Haverhill Schools to End COVID-19 Pool Testing, Move to Rapid, At-Home Tests

Haverhill Public Schools' Physician Dr. John Maddox and Director of Health and Nursing Services Katie Vozeolas previously addressed the City Council. (WHAV News file photograph.)

Haverhill Public Schools will no longer perform COVID-19 pool testing, but instead will switch to weekly at-home testing for students and staff.

The decision follows last week’s announcement by the state Department of Elementary and Secondary Education of a program wherein schools may opt-in to an alternative program that eliminates the need for contact tracing, pool testing and the “test and stay” policy. School Director of Health Services Katie Vozeolas gave School Committee members the rationale last night.

“The concept is that school districts that opt-in, parents and staff will get a home kit with two tests for each child or each staff member, and you would test once a week and that the district would, in turn, would stop contact tracing and test and stay,” she explained.

Vozeolas said data shows transmission in schools has been very low and this new procedure reflects a shift in the approach to battling COVID-19. She said this change will allow schools to beef-up testing for people showing symptoms of the disease.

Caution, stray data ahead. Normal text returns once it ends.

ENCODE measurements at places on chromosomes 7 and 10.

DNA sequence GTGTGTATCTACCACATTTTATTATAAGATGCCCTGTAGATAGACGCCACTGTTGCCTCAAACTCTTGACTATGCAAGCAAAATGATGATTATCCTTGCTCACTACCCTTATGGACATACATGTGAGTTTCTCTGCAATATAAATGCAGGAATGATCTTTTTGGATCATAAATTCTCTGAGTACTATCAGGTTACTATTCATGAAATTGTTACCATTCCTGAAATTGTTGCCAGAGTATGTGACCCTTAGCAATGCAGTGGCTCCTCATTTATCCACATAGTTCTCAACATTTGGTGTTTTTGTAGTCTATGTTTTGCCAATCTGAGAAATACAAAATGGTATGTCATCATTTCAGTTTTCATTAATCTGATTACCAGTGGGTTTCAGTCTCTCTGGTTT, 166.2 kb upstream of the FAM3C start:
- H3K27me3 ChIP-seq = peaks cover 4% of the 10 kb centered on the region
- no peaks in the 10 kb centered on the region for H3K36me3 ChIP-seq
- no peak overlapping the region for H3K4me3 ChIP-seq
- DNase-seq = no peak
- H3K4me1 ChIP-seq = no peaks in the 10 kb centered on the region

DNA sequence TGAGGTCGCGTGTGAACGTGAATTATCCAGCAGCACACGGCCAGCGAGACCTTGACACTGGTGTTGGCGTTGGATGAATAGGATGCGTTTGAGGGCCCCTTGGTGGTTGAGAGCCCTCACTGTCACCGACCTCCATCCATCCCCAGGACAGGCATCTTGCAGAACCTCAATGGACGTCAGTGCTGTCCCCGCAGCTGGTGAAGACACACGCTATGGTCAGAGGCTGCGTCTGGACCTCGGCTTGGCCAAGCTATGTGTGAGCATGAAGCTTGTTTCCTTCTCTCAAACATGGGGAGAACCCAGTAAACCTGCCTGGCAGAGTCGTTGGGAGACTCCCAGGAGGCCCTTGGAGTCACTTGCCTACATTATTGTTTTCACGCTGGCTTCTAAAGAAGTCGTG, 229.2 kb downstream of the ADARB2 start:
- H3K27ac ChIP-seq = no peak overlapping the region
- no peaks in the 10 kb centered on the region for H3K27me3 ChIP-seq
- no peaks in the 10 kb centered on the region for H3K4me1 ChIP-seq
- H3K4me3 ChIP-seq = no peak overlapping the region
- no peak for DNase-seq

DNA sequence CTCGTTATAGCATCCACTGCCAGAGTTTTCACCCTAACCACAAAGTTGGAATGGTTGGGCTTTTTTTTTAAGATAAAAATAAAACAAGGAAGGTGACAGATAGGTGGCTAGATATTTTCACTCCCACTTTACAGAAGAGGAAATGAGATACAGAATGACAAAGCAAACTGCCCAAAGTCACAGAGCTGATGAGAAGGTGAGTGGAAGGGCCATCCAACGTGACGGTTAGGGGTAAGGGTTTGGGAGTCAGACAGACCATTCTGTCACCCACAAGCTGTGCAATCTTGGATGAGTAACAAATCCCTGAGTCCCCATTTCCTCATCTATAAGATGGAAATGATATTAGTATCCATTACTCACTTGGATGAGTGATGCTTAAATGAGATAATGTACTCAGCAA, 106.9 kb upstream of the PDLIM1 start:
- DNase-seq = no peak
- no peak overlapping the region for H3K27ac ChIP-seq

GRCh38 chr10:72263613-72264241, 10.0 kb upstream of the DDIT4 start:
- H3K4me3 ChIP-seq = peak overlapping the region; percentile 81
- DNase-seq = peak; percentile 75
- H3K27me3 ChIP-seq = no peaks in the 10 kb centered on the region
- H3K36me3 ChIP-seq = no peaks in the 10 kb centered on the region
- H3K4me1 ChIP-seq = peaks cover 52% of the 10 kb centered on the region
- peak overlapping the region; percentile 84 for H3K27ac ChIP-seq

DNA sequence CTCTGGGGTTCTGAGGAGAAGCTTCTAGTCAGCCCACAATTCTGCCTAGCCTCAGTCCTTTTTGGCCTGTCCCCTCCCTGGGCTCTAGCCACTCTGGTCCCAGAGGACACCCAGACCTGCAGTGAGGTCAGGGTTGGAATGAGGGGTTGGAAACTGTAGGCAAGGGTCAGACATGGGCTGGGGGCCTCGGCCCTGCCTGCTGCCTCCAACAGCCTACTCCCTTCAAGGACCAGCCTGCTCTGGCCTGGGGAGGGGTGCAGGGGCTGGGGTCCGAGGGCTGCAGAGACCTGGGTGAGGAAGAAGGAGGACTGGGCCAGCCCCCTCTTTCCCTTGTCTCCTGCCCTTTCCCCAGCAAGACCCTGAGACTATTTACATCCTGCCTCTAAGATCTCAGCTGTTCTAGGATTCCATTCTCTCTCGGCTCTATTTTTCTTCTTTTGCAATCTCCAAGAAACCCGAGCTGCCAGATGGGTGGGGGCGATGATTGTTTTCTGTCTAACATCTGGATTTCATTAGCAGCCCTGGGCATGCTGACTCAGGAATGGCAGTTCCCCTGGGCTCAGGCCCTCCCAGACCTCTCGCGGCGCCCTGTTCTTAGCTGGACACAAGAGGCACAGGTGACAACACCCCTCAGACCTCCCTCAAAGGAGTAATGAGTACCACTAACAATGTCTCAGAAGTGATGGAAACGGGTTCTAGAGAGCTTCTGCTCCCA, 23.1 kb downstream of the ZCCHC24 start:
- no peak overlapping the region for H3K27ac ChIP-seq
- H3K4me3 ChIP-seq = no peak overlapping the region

The new program does allow schools to continue pool-testing along with the home tests. Haverhill Public School Physician Dr. John Maddox, however, said he doesn’t believe the extra steps are necessary.

“I’m very excited about this new testing change. I would also encourage you to consider eliminating pool testing and there’s a couple reasons. Number one is when you do a pool test, don’t do a test for a few weeks after you’ve had COVID because it can stay positive for a while. So, we’re taking asymptomatic people who are wearing a mask all day and we’re doing a PCR test on them and then, when they’re positive, we’re pulling them out of school. The at-home test is the rapid antigen test and it is a much better indication of contagiousness,” he said.

Maddox said although nurses will do whatever is required of them, this new procedure goes a long way towards easing their burdens.

The Committee voted unanimously to implement at-home testing and voted 4-3 in favor of discontinuing pool testing, with Committee members Scott W. Wood Jr., Toni Sapienza-Donais and Mayor James J. Fiorentini opposed.

School Superintendent Margaret Marotta said the changeover will likely take about two weeks to implement.

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